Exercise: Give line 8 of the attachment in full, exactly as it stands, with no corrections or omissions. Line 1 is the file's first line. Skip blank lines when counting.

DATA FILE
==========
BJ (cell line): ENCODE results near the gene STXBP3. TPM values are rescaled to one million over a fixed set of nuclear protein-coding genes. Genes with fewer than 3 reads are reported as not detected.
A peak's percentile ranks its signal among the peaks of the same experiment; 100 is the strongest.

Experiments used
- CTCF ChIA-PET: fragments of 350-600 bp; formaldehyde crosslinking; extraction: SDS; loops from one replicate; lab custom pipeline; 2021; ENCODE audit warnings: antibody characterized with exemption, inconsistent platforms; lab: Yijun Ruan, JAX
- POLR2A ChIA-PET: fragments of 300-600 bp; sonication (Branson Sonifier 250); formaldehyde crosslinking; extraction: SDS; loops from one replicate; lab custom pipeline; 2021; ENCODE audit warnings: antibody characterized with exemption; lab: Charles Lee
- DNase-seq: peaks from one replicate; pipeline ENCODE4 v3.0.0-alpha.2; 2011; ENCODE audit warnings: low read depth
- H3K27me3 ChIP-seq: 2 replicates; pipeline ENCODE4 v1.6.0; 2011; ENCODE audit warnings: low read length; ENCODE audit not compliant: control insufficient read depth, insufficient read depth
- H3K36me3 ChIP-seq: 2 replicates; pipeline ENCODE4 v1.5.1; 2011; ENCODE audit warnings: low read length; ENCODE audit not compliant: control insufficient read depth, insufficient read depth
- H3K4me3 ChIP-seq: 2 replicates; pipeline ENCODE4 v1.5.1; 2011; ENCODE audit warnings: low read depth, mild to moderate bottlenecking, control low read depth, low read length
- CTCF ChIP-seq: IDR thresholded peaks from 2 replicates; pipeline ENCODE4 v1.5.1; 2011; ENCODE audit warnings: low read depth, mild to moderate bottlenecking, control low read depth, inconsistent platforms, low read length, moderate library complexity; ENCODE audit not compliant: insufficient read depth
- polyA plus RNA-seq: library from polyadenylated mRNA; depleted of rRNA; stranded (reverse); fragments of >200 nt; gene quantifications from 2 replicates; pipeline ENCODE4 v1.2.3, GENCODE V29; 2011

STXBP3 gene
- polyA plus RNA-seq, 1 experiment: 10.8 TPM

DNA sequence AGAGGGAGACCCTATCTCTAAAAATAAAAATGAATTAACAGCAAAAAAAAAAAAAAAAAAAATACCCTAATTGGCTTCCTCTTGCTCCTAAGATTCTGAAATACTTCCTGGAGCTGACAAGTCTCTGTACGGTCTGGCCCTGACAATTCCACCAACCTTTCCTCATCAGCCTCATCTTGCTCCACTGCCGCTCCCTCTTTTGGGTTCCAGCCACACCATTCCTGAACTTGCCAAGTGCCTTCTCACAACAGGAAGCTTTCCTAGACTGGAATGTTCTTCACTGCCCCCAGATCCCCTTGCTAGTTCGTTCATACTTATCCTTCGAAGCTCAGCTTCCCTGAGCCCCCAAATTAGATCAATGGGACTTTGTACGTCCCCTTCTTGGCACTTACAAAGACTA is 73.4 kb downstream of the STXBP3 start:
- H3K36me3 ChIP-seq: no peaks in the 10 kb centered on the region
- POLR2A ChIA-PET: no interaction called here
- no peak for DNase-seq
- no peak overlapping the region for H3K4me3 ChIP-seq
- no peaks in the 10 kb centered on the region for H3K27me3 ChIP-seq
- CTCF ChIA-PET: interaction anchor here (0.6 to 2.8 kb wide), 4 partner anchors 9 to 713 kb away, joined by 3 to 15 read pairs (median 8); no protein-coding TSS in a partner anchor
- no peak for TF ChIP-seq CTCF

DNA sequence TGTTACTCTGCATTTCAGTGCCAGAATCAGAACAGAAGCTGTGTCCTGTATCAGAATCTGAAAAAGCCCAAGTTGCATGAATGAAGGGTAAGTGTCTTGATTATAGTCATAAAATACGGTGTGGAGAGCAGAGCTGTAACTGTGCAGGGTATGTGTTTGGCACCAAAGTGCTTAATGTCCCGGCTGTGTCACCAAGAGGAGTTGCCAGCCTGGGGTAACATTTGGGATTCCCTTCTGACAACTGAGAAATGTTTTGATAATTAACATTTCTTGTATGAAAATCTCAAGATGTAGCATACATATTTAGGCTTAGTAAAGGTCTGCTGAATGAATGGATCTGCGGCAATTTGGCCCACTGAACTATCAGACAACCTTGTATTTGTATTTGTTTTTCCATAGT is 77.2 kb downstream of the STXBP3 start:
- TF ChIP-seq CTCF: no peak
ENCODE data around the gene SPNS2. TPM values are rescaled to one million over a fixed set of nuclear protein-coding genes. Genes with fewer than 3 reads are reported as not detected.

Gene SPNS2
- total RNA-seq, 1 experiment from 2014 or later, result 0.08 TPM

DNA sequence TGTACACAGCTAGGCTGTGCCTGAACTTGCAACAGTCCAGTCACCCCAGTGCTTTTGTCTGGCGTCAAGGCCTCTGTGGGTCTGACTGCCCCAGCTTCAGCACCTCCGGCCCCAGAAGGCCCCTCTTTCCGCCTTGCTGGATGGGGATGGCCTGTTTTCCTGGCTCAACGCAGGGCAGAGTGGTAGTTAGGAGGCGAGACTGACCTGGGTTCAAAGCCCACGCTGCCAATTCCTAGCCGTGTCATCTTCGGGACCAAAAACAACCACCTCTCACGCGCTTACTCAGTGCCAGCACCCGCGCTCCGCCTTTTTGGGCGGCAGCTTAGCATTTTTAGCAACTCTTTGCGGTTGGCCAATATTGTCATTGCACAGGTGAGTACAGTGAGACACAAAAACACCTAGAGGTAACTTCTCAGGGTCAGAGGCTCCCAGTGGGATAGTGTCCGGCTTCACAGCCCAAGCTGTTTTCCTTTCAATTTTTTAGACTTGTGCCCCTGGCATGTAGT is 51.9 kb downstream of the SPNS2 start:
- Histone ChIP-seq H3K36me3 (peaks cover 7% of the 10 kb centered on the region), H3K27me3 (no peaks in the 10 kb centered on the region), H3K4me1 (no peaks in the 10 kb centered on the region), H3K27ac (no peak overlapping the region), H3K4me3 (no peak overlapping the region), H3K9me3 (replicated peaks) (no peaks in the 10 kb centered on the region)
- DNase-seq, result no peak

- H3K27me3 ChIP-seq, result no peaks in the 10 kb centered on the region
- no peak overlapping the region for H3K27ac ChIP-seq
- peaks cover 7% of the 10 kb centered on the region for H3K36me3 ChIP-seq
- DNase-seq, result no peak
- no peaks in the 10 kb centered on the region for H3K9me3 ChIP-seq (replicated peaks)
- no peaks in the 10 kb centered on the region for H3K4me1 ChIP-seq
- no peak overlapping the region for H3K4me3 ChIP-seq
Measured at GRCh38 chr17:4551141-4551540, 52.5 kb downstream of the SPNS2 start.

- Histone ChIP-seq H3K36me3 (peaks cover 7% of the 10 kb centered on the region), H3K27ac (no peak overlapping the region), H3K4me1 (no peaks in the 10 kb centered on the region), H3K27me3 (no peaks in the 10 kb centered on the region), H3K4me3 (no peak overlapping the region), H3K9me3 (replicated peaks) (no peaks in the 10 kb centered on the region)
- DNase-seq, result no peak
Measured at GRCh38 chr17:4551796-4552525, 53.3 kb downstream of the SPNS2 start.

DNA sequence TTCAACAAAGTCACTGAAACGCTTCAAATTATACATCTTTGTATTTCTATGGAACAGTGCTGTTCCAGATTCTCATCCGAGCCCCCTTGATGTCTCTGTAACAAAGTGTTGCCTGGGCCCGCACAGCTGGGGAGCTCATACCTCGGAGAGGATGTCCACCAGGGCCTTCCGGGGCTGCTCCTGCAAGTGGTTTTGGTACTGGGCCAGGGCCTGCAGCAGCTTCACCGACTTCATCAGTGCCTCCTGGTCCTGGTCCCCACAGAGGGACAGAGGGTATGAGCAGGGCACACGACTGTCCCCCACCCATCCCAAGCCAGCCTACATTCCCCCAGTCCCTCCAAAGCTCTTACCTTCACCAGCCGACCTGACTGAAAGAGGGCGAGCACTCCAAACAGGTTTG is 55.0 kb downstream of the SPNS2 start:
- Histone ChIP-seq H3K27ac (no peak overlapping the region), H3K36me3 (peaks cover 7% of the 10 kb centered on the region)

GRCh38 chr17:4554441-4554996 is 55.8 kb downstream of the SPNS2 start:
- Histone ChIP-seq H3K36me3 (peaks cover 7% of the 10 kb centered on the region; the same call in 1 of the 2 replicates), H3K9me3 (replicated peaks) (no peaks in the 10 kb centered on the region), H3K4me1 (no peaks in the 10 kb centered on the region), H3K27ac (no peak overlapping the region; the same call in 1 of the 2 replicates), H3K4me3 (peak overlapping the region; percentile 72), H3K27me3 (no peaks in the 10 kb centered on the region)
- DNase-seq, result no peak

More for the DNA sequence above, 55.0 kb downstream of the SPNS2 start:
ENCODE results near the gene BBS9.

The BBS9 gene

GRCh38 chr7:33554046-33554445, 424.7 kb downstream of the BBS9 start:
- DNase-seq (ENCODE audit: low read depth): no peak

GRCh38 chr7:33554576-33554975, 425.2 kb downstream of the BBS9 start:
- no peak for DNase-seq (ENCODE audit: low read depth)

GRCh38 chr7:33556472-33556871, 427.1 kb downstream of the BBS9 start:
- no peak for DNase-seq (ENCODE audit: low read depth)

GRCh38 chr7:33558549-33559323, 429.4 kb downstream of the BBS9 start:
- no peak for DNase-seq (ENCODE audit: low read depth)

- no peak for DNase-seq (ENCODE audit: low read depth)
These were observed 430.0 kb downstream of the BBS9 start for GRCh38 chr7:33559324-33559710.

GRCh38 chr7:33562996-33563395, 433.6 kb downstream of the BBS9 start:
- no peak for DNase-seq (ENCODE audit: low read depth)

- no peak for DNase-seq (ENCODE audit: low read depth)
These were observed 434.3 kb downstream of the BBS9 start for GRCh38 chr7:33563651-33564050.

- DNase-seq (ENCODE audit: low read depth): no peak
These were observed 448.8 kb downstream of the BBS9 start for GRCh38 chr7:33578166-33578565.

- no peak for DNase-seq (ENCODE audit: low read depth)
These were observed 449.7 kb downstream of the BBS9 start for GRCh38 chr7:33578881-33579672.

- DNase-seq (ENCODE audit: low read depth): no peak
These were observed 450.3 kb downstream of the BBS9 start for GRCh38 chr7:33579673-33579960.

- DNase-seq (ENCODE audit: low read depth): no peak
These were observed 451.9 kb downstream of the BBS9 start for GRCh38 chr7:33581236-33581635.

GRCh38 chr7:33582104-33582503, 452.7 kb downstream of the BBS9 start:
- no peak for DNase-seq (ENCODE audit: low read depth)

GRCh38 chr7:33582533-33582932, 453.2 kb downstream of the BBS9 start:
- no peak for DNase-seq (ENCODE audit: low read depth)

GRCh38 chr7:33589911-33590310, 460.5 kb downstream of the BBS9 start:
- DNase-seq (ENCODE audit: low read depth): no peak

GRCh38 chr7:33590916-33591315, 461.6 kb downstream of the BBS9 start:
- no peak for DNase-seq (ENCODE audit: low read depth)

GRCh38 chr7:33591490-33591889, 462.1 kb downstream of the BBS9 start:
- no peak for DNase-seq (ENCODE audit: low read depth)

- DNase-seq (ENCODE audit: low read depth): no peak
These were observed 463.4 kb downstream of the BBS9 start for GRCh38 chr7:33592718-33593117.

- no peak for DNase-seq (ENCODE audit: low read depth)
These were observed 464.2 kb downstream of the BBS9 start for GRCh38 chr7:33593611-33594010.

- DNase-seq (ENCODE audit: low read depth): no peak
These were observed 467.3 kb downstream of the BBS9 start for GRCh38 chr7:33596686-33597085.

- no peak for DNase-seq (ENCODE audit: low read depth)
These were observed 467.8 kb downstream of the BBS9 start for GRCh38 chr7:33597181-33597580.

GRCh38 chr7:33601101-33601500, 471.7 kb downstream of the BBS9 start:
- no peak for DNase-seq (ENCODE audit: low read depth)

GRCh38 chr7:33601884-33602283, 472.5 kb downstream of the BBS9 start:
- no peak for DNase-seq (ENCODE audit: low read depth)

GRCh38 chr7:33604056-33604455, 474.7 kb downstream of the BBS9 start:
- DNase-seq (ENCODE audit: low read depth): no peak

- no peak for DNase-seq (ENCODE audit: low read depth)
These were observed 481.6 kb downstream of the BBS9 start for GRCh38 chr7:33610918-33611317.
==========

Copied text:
- H3K36me3 ChIP-seq: 2 replicates; pipeline ENCODE4 v1.5.1; 2011; ENCODE audit warnings: low read length; ENCODE audit not compliant: control insufficient read depth, insufficient read depth